This week, the Trump administration unveiled new immigration policies to ramp up border security and expand authorities to deport undocumented immigrants. The new rules, formally released by the Department of Homeland Security, raise several questions about how immigration policy might change.
What is the new policy?
The goal is to make it easier to deport more immigrants. Under the new policy, law enforcement may pursue a wide category of undocumented immigrants, including anyone "with a chargeable criminal offense."
In contrast to some of President Obama's policies, the rules state they do not exempt any "class of immigrants" from being deported. The basic idea is that authorities may deport a wide range of undocumented immigrants, even if they have not been convicted of crimes.
How many immigrants are serious criminals?
President Trump has claimed that three million undocumented immigrants are involved in major criminal activity, such as gang membership or drug trafficking. Experts say that is not true.
There have been roughly 300,000 felony convictions among the population of undocumented residents, according to the Migration Policy Institute. Indeed, those figures help explain why a policy contemplating a large number of deportations would have to deport more than serious felons.
Will deportations be faster?
Yes. The new policy expands a process called expedited removal, which gives law enforcement more authority to detain and deport an individual, within 24 hours, without access to safeguards like seeing a lawyer or judge. Proponents say this approach streamlines the process. Opponents say fewer safeguards increase the risk of errors and human rights violations.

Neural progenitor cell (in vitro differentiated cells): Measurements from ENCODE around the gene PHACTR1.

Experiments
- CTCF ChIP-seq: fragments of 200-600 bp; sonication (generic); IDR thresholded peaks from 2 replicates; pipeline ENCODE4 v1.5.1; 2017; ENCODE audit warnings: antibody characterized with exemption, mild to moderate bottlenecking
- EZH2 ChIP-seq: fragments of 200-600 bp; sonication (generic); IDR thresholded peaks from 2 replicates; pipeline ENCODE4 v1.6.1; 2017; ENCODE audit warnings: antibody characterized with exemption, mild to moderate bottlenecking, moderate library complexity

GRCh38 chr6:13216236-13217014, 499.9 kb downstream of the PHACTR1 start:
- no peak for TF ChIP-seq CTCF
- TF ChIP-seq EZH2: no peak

Expedited removal was already in use for a narrow group of cases. The Obama administration applied it to situations where people were close to the border and recently entered the country. The new Trump policy expands it to a much wider group of people - all over the country, not just near the border, and even for those who have been here up to two years.
What about undocumented children or the "Dreamers" program?
The new policies do not end the Obama Administration's policy of Deferred Action for Childhood Arrivals ("DACA").
For undocumented children who came to this country before the age of 16, that policy allowed them to defer removal proceedings and get permission to work.
The Trump administration could still change or end that policy in the future.
What about undocumented immigrants who access public benefits?
Trump's policy calls for deportations of undocumented immigrants who abuse public benefits.
This is a sticky rule. On the one hand, there is precedent for barring the entry of potential immigrants who are "likely to become a public charge." Federal immigration law draws that line, in order to protect the U.S. from potential freeloaders. It is not clear, however, how DHS would define "abuse" and who would make that call.
Is the Trump administration building the Wall?
Not exactly. But in the new policy, the DHS takes two potential steps towards a wall. It orders the government to begin planning and designing a border wall, and asks the government to count up all the non-intelligence financial aid that the U.S. gives Mexico.
These steps are in line with statements Pres. Trump has made about the wall, but are still a long way from building it. For example, actually building an entire wall could cost over $21 billion dollars, according to government estimates, which would require massive appropriations from Congress. The President cannot do it alone.